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Knotting Rectories

 The area around Knoting church in 1646 [R1-254]
The area around Knoting church in 1646 [R1/254]

The earliest reference to a Rectory at Knotting comes from a terrier of property of the Archdeaconry of Bedford dated 1706 [ABE II (Vol. 1 p. 221)]. It describes the house as being built of stone and brick with a tiled roof. Downstairs were: a kitchen with a stone floor; a hall with a stone floor; a parlour with a stone floor; two lean-tos with brick and earth floors being a buttery and a milk house. There were three chambers (bedrooms) upstairs along with two “small rooms which belong to the lean-tos”. There were also three garret rooms in the second floor attic, which were ceiled. A barn and a stable, of two bays each, both stood outside.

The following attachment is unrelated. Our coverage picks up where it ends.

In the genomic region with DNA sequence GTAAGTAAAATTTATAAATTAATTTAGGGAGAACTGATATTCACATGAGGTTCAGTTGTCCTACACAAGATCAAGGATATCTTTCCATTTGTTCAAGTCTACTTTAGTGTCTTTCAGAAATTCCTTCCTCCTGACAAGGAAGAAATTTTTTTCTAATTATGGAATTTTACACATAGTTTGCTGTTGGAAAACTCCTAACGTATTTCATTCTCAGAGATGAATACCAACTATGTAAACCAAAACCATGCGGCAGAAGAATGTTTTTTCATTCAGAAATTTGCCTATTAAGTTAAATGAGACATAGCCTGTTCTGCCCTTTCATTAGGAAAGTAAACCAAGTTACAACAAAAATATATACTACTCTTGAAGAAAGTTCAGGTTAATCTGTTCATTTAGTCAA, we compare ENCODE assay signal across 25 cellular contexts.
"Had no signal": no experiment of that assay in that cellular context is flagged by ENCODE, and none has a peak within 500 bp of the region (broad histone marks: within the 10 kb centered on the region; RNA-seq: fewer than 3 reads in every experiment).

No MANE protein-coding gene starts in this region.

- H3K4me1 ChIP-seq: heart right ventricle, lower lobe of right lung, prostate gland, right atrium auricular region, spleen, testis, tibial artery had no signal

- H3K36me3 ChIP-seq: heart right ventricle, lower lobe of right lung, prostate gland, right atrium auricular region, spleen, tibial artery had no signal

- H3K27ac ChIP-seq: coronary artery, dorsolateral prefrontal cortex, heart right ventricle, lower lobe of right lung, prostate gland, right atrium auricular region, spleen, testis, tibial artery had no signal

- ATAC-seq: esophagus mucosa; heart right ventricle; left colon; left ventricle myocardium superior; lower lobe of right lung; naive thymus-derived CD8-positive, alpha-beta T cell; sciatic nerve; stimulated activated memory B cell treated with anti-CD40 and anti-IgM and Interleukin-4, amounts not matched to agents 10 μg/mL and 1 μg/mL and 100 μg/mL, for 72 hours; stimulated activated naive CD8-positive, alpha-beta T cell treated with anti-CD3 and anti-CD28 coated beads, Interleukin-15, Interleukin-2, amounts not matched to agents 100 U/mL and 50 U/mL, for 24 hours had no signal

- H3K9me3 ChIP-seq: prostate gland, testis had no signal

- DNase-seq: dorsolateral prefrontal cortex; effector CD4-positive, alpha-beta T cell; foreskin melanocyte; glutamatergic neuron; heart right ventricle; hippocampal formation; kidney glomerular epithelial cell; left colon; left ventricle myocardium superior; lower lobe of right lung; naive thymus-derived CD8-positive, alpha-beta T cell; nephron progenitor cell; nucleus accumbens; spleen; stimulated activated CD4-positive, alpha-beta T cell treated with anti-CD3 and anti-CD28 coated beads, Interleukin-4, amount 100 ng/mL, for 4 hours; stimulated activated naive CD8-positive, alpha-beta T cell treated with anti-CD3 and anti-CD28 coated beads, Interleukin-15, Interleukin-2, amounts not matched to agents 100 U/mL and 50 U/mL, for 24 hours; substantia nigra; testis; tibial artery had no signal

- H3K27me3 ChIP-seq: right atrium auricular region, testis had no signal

In 1793 a faculty was issued concerning the Rectory [ABF2 page 39]. The Rector stated that the parsonage house at Knotting was “in a very ruinous Condition without any Conveniences of Offices or Land excepting a small orchard and the Churchyard”. There was no parsonage at Souldrop as the old one had been destroyed “some years past” but there was a “new and very good Barn and Stable erected on the Glebe farm consisting of about Sixty five Acres of Land in the parish of Souldrop which farm was allotted to the Rector”. The Rector thus petitioned to pull down the parsonage at Knotting and re-use the materials in building a new Rectory at Souldrop. The petition was agreed and a faculty to proceed was issued.

We do not know for certain where the Rectory was. It is possible that it was just north of the church, as shown on an estate map of Knotting of 1646 [R1/254] where the building seems to be on the same curtilage as the church and churchyard.

Knotting church in 1646 [R1-254]
Knotting church in 1646 [R1/254]